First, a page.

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PSYCHOLOGICAL EFFECTS OF HAVING AMNIOCENTESIS - ARE THESE DUE TO THE PROCEDURE, THE RISK OR THE BEHAVIOR

MARTEAU, TM; KIDD, J; COOK, R; MICHIE, S; JOHNSTON, M; SLACK, J; SHAW, RW; (1992) PSYCHOLOGICAL EFFECTS OF HAVING AMNIOCENTESIS - ARE THESE DUE TO THE PROCEDURE, THE RISK OR THE BEHAVIOR. J PSYCHOSOM RES , 36 (4) 395 - 402.

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Abstract

The purpose of the study was to examine the impact of amniocentesis on women at risk for having a baby with Down's syndrome because of raised maternal age.Fifty-four of the study participants had amniocentesis and nine did not. At the time of the procedure, those having amniocentesis were significantly more anxious, less certain about the baby's health, and held more negative attitudes towards the baby than women who did not undergo amniocentesis. For women undergoing amniocentesis there was a positive association between perceived risk of having an abnormal baby and anxiety. After the baby's birth, women who had undergone amniocentesis held less positive attitudes to the baby and were significantly more worried about the baby's health.These results suggest that the anxiety surrounding amniocentesis is related both to the procedure and to the perceived likelihood of an abnormal result. The differences between the groups after the birth seem more likely to reflect pre-existing attitudinal differences between the two groups, than the effects of amniocentesis.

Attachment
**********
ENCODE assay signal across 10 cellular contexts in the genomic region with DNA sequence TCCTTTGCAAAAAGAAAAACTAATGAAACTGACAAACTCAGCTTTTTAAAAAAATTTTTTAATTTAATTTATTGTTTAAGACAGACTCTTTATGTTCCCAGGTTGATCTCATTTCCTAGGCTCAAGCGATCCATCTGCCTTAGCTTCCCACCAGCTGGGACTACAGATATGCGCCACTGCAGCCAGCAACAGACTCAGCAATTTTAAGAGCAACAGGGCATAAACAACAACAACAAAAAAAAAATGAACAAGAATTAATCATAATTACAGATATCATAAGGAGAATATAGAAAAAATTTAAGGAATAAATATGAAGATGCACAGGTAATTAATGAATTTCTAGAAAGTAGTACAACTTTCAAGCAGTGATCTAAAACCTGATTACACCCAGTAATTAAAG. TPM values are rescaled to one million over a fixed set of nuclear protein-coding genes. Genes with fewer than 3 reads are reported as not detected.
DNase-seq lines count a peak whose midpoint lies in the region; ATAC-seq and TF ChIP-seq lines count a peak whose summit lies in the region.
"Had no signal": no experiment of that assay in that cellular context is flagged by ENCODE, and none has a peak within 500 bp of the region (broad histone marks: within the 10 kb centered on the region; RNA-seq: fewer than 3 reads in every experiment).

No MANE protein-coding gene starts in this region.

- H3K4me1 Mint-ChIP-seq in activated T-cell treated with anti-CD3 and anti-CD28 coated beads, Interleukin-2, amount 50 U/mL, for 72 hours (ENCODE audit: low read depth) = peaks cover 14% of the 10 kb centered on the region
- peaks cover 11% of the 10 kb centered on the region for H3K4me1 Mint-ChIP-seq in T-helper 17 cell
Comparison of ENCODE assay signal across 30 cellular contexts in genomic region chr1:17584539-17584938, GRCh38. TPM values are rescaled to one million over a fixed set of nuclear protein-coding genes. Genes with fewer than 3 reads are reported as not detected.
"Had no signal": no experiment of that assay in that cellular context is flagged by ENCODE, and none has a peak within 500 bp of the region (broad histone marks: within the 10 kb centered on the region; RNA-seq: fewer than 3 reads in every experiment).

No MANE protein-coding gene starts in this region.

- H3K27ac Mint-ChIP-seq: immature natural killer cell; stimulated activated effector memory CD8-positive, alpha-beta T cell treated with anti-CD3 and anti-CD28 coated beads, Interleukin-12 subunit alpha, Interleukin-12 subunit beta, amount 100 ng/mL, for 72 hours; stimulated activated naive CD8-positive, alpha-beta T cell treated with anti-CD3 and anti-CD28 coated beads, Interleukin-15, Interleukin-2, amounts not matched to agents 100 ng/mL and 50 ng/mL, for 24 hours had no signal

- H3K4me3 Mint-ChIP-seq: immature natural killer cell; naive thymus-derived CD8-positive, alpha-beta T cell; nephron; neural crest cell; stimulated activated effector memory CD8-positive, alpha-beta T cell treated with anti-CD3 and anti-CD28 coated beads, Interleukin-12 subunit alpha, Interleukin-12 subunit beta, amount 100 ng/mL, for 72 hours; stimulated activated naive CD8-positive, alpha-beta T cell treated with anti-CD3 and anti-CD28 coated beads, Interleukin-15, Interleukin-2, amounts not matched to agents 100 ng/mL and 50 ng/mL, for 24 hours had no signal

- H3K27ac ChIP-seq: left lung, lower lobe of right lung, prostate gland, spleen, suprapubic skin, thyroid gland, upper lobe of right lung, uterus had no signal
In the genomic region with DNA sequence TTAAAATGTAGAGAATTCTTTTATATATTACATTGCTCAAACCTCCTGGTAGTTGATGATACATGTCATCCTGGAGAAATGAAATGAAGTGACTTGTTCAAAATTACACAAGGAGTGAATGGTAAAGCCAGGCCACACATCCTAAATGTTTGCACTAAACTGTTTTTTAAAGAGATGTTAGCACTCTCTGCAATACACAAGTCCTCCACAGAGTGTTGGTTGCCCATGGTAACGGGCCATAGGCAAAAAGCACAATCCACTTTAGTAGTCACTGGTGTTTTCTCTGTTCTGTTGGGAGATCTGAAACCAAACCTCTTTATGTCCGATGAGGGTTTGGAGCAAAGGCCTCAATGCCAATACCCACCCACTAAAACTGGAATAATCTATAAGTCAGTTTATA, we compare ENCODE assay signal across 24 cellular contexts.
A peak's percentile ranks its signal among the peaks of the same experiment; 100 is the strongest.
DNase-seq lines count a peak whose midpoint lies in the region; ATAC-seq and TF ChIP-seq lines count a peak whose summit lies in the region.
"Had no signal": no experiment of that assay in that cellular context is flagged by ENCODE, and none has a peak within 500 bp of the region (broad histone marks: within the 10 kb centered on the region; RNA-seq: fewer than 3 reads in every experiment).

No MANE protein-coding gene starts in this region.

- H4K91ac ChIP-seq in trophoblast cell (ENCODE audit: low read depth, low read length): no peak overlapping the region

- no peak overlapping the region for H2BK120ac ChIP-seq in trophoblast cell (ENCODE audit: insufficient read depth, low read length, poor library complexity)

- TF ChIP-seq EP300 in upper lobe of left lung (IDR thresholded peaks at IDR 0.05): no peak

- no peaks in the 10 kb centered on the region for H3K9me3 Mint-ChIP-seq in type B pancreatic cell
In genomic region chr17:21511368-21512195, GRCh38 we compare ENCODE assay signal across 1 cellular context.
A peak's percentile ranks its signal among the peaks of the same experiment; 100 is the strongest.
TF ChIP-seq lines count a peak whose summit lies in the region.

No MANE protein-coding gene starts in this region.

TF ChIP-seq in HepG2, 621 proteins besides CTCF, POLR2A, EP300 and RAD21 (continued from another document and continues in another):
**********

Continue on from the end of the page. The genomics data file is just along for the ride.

Type: Article
Title: PSYCHOLOGICAL EFFECTS OF HAVING AMNIOCENTESIS - ARE THESE DUE TO THE PROCEDURE, THE RISK OR THE BEHAVIOR
Keywords: TEMPORAL CHANGES, DETERMINANTS, ANXIETY, WOMEN
UCL classification: UCL > Provost and Vice Provost Offices
UCL > Provost and Vice Provost Offices > School of Life and Medical Sciences
UCL > Provost and Vice Provost Offices > School of Life and Medical Sciences > Faculty of Brain Sciences
UCL > Provost and Vice Provost Offices > School of Life and Medical Sciences > Faculty of Brain Sciences > Div of Psychology and Lang Sciences
UCL > Provost and Vice Provost Offices > School of Life and Medical Sciences > Faculty of Brain Sciences > Div of Psychology and Lang Sciences > Clinical, Edu and Hlth Psychology
URI: http://discovery.ucl.ac.uk/id/eprint/15996
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